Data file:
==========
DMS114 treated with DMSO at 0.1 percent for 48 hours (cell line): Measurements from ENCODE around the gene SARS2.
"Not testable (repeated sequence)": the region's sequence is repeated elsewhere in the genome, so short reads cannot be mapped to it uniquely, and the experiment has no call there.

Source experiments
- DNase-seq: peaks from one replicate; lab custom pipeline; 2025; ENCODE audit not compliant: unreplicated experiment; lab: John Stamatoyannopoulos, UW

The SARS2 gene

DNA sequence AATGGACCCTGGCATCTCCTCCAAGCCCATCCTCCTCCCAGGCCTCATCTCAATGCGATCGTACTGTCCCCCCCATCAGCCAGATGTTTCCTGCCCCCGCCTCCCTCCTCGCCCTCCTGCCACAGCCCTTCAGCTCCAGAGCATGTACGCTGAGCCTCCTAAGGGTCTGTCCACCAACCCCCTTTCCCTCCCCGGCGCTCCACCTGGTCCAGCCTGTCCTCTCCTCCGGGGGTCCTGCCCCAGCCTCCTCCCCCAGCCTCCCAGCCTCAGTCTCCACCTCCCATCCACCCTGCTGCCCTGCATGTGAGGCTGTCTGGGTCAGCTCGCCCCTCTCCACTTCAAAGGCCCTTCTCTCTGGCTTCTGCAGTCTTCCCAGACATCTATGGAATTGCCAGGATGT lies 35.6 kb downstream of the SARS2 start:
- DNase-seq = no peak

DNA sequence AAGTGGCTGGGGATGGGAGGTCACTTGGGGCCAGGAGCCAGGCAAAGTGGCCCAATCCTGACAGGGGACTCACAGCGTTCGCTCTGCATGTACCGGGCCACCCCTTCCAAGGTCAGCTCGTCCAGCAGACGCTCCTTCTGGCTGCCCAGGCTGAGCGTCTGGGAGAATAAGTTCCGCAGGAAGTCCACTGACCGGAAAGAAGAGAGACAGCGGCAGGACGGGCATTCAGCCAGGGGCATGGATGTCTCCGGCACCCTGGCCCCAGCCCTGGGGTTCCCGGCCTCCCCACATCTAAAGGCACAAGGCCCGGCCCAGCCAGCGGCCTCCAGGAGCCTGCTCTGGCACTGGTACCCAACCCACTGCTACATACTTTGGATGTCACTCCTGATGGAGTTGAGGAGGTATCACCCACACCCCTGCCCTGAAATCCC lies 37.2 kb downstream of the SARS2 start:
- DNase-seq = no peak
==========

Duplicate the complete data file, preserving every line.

DMS114 treated with DMSO at 0.1 percent for 48 hours (cell line): Measurements from ENCODE around the gene SARS2.
"Not testable (repeated sequence)": the region's sequence is repeated elsewhere in the genome, so short reads cannot be mapped to it uniquely, and the experiment has no call there.

Source experiments
- DNase-seq: peaks from one replicate; lab custom pipeline; 2025; ENCODE audit not compliant: unreplicated experiment; lab: John Stamatoyannopoulos, UW

The SARS2 gene

DNA sequence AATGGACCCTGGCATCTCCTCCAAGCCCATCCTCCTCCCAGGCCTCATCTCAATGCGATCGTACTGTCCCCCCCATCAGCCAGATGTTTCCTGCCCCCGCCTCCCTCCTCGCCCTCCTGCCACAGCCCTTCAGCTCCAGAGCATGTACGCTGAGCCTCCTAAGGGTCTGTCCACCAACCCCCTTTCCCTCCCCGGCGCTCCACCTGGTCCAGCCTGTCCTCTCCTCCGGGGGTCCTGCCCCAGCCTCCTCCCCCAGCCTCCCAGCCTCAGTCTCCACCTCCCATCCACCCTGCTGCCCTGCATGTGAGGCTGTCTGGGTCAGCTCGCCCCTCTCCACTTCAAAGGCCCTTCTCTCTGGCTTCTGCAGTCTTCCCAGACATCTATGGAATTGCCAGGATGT lies 35.6 kb downstream of the SARS2 start:
- DNase-seq = no peak

DNA sequence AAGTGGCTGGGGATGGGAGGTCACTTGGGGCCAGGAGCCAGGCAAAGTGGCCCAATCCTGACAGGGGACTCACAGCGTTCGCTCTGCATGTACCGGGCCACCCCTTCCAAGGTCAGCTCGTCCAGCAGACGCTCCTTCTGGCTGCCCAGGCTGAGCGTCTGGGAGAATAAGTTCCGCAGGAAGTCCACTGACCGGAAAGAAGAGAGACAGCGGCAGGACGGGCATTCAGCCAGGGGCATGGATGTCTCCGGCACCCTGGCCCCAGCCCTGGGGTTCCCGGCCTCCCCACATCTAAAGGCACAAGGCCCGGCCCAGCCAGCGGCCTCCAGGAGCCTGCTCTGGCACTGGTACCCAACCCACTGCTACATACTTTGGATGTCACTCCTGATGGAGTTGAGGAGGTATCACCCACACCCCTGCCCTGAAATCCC lies 37.2 kb downstream of the SARS2 start:
- DNase-seq = no peak